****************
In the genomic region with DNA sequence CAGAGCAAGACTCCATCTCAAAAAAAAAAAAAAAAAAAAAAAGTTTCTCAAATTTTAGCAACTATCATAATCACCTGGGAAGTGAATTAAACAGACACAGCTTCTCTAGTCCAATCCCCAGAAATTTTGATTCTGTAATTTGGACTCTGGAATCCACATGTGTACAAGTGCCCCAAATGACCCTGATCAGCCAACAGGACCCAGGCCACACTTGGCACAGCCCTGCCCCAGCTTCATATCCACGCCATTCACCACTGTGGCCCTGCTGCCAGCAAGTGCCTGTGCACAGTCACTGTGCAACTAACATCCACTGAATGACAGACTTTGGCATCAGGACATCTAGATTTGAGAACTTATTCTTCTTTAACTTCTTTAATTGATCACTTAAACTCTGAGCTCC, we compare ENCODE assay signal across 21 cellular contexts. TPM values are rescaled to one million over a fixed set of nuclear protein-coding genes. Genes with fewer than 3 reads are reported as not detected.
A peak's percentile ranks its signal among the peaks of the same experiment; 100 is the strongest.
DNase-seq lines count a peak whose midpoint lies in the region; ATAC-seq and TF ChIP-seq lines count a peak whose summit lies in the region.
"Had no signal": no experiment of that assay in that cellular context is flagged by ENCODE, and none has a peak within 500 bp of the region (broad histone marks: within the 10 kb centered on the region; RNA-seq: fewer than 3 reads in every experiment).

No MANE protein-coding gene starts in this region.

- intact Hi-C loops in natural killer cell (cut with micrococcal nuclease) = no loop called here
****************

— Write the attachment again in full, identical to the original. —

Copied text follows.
In the genomic region with DNA sequence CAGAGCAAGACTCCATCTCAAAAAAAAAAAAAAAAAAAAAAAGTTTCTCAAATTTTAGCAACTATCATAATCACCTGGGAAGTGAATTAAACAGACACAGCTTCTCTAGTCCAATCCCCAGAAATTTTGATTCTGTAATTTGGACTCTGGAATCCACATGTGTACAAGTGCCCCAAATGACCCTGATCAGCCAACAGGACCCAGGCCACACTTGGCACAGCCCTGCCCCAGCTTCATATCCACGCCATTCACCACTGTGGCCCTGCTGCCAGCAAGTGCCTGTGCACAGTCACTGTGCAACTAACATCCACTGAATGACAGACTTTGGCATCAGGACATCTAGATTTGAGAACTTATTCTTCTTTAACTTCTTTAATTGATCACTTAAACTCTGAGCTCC, we compare ENCODE assay signal across 21 cellular contexts. TPM values are rescaled to one million over a fixed set of nuclear protein-coding genes. Genes with fewer than 3 reads are reported as not detected.
A peak's percentile ranks its signal among the peaks of the same experiment; 100 is the strongest.
DNase-seq lines count a peak whose midpoint lies in the region; ATAC-seq and TF ChIP-seq lines count a peak whose summit lies in the region.
"Had no signal": no experiment of that assay in that cellular context is flagged by ENCODE, and none has a peak within 500 bp of the region (broad histone marks: within the 10 kb centered on the region; RNA-seq: fewer than 3 reads in every experiment).

No MANE protein-coding gene starts in this region.

- intact Hi-C loops in natural killer cell (cut with micrococcal nuclease) = no loop called here